HHS May Nix Reporting Requirements for Value-Based Care Program, Azar Says

Some physicians have complained that MIPS reporting requirements are burdensome and expensive

Alex Azar, the Health and Human Services secretary, at his swearing-in ceremony on Jan. 29, 2018, at the White House. (Photo by Chris Kleponis-Pool/Getty Images)

Health and Human Services Secretary Alex Azar told the Senate Finance Committee Thursday that he wants to reduce or possibly eliminate reporting requirements for physicians to participate in the Merit-based Incentive Payment System, also known as MIPS.

MIPS is one of two payment tracks established under the Medicare Access and CHIP Reauthorization Act of 2015, which lays out how Medicare, the largest payer in the United States, reimburses physicians.

“What we’re doing is taking a whole host of physicians who not only will have reduced reporting burdens but maybe none under the MIPS part of that program,” Azar said.

Many physicians have complained that the reporting requirements are burdensome and expensive — particularly for those in small practices, Paul Ginsburg, a professor of health policy at the University of Southern California, said in a Thursday phone interview.

The idea of eliminating MIPS reporting requirements to the Centers for Medicare and Medicaid Services was floated in President Donald Trump’s fiscal year 2019 budget proposal.

“Performance would be assessed by CMS without requiring any reporting from clinicians, thereby leaving more time for clinicians to focus on patient care,” the proposal, which was released Monday, states.

Under MIPS, participants who receive a high score are eligible for bonus payments from Medicare, while physicians who score poorly are penalized. Physicians who do not submit any data automatically receive the lowest score.

Instead of requiring physicians who participate in MIPS to submit patient data, the White House budget proposal suggests having the government use claims data and patient surveys to grade doctors in the program.

“We would be able to independently look at data ourselves to decide their compliance with the quality programs rather than their having to even report anything,” Azar said at Thursday’s hearing.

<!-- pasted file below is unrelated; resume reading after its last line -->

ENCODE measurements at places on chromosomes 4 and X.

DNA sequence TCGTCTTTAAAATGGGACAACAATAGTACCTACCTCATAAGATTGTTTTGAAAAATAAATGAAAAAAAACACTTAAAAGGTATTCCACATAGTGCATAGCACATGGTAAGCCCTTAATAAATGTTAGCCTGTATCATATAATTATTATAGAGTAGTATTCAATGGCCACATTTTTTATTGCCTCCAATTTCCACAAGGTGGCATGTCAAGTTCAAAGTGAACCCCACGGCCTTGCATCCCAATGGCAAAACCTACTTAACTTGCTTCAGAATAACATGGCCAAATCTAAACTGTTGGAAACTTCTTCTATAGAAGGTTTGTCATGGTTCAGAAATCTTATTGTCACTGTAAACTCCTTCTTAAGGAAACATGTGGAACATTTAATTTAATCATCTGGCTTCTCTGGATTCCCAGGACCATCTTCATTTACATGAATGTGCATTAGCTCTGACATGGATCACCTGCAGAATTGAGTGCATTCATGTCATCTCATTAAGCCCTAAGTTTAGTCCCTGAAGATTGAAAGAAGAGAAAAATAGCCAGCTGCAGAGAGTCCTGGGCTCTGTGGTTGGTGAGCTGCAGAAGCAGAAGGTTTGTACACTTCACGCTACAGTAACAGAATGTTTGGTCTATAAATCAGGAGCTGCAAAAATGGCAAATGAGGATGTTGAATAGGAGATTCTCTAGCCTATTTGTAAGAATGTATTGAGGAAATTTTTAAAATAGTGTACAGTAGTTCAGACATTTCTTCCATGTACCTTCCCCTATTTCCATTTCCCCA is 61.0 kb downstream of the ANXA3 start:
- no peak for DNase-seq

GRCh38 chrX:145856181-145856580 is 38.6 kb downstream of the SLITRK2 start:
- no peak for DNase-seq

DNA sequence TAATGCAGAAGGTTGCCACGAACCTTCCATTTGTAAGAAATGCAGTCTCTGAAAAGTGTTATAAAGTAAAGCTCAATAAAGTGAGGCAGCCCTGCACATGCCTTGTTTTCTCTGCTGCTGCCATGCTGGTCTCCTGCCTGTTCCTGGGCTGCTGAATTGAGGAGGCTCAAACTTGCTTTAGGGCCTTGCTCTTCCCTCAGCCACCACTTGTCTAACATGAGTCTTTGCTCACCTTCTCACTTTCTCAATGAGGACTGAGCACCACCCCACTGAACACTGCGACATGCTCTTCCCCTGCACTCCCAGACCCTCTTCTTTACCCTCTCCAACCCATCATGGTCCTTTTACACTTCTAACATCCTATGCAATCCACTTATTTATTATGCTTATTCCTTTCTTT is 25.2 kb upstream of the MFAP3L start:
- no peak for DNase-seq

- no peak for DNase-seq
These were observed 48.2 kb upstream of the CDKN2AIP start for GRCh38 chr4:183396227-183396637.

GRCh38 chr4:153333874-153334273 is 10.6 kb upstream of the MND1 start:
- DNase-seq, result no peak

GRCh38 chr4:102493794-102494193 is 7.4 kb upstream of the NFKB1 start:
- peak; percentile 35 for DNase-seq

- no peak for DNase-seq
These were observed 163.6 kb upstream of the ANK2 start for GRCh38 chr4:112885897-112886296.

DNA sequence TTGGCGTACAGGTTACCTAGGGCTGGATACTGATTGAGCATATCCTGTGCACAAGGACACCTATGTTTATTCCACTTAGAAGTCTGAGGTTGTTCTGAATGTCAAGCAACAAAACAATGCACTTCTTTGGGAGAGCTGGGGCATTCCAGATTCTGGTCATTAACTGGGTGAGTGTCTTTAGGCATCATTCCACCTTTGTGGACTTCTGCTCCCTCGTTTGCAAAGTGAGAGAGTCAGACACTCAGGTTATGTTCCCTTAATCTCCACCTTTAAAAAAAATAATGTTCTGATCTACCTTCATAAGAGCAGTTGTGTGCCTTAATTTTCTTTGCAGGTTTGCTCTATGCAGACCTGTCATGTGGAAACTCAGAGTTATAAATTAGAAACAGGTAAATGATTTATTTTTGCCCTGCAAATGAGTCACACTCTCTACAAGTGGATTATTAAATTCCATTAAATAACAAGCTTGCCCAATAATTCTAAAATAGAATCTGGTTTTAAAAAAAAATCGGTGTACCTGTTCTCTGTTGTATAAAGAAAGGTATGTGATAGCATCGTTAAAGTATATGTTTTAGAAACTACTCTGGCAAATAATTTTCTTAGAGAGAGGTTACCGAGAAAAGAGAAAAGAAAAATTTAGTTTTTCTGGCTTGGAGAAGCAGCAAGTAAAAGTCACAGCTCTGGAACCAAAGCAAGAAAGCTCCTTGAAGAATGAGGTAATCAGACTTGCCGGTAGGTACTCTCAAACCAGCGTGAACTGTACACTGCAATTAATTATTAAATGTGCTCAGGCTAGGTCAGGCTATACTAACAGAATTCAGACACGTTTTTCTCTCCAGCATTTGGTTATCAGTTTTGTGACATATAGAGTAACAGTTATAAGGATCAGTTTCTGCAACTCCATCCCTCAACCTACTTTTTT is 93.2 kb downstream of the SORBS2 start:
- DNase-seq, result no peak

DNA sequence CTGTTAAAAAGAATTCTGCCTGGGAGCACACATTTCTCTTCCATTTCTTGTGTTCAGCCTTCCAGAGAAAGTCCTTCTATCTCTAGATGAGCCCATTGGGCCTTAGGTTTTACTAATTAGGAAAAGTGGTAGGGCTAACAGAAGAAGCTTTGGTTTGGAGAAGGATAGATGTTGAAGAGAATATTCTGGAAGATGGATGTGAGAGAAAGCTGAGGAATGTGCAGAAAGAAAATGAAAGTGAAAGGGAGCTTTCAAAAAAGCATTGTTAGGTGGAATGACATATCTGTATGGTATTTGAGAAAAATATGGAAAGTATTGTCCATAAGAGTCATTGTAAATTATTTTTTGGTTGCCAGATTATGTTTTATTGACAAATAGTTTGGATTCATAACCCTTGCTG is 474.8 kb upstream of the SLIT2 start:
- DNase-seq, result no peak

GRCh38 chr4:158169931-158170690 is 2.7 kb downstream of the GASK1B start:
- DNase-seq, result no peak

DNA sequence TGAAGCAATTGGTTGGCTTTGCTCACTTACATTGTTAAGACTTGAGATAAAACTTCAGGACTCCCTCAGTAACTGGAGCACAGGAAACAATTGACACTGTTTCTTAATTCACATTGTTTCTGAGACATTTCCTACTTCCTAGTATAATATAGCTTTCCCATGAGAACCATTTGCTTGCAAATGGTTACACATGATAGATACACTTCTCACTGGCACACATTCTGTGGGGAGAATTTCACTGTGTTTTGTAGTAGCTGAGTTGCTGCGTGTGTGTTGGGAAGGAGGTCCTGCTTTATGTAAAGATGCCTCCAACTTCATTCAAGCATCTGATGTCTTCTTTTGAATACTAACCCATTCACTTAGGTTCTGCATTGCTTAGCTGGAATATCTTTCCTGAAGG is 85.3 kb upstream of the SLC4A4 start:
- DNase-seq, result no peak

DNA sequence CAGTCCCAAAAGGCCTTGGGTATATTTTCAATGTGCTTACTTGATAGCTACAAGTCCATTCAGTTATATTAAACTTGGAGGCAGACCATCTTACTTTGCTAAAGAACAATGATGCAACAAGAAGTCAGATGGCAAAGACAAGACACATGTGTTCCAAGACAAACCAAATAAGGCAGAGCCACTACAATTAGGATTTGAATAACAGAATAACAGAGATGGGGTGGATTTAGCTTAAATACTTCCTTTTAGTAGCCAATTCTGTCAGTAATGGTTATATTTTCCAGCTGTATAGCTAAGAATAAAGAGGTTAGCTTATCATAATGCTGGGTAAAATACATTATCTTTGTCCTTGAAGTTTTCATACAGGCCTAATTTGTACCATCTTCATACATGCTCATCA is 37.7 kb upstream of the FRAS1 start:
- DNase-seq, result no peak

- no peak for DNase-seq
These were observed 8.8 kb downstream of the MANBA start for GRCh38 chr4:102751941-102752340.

Ginsburg, who sits on the Medicare Payment Advisory Commission, contends that the reporting requirements under MIPS are ineffective at improving care because doctors can choose the quality measures to be graded on by the government.

MedPAC, a congressional advisory board that has 17 members, approved a proposal in January calling on Congress to replace MIPS with a voluntary value program in which physicians could be assessed in a group.

Nixing reporting requirements would ease the burden on physicians — but there could be drawbacks, according to Ginsburg.

“Even though claims data can accurately reflect some aspects of quality, attributing that beneficiary’s quality of care to any physician practice is problematic because so many different physicians and other providers may be involved in that person’s care,” Ginsburg said in a follow-up email.

The budget deal that Trump signed into law last week made changes to MIPS aimed at helping physicians ease into the program. A provision in the legislation maintains cost-reduction requirements of physicians at 10 percent annually through 2021. Previously, the cost-reduction percentage would have jumped to 30 percent next year.

The American Medical Association, the nation’s largest trade group of physicians, and HHS did not immediately respond to requests for comment on Azar’s remarks.